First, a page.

|Will Obama's team manage to calm markets more effectively? [GALLO/GETTY]
Barack Obama, the US president-elect, is stepping into a yawning power vacuum in Washington DC in an unprecedented effort to restore confidence in the financial system.
"The truth is, we don't have a minute to waste," Obama has said.
"Right now, our economy is trapped in a vicious cycle: The turmoil on Wall Street means a new round of belt-tightening for families and businesses on Main Street – and as folks produce less and consume less, that just deepens the problems in our financial markets."
Obama said the economy needs a "jolt" - a whopping stimulus package to put people back to work, fix the crumbling public infrastructure and develop clean energy sources.
What he might have added is that the current president needs a jolt to wake him from his irresponsible slumber.
A rare bird
|Bush, right, seems to have been largely
absent from the public eye [AFP]
George Bush has checked out early, it seems.
Instead of bearing down 24/7 on dealing with the worst economic disaster in almost a century, the 43rd president has virtually disappeared from public view.
There was a brief sighting of this rare and odd bird over the weekend.
In Peru, that is right, Peru - dressing up in a cute poncho for a photo opportunity at the largely irrelevant Apec summit in the Peruvian capital, Lima.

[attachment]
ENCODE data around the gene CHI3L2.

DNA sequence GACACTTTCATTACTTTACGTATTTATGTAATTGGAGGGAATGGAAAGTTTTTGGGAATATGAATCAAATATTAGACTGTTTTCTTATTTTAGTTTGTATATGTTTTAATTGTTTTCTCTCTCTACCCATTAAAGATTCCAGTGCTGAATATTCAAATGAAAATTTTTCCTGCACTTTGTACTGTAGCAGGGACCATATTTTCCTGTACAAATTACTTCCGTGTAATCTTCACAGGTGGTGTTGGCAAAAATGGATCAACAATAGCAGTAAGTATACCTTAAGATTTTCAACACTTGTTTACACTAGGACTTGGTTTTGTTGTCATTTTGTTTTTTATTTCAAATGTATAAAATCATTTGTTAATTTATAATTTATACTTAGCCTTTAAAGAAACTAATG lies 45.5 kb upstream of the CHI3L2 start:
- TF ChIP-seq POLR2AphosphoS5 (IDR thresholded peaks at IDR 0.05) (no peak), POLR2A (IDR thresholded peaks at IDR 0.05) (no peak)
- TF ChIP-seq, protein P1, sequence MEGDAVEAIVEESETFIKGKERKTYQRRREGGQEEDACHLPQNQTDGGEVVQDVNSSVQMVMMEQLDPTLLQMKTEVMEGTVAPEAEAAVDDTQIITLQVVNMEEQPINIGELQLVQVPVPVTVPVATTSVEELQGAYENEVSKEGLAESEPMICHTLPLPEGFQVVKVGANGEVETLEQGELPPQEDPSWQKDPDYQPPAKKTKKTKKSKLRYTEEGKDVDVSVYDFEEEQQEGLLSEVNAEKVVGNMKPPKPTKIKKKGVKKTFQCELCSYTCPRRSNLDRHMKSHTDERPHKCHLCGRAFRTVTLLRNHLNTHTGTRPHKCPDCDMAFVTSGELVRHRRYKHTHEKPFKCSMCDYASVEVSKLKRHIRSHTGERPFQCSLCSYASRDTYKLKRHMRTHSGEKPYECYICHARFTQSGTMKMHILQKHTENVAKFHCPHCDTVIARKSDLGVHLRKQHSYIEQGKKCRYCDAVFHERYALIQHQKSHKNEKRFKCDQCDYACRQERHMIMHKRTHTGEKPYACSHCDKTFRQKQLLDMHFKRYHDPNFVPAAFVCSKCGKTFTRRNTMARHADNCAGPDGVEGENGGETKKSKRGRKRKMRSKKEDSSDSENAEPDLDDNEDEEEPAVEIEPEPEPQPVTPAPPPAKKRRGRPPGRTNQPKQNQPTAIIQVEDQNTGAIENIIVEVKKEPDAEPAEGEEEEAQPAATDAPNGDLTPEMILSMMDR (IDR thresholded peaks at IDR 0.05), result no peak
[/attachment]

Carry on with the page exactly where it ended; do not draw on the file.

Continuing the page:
Obama, however, got to work.
He has assembled a fairly high-powered economic team in a very short time.
But the team is not without its flaws. Lawrence Summers, named as Obama's new chief economic advisor, was treasury secretary in the late phase of the Bill Clinton administration.
He acquiesced in the fatal decision to repeal the Depression-era, Glass-Steagal Act, which allowed banks and brokerage houses to begin promiscuously inter-marrying and cooking up the absurdly complex derivatives and other such financial hocus-pocus that led, inevitably, to the collapse of the housing market.
Meanwhile Timothy Geithner, the prospective US treasury secretary, has been deep in the middle of the current administration's efforts to cope with the meltdown.
Can he explain why banking giant Lehman Brothers was allowed to fail, the single most destabilising event of the crisis?
What did he do - or what should he have done - to prevent the greedy binge of subprime mortgage lending and securitisation?
Those questions will, no doubt, come up during congressional confirmation hearings.
In the meantime, although Obama said earlier that the country can have only one president at a time, he looks like the only leader the country has got right now.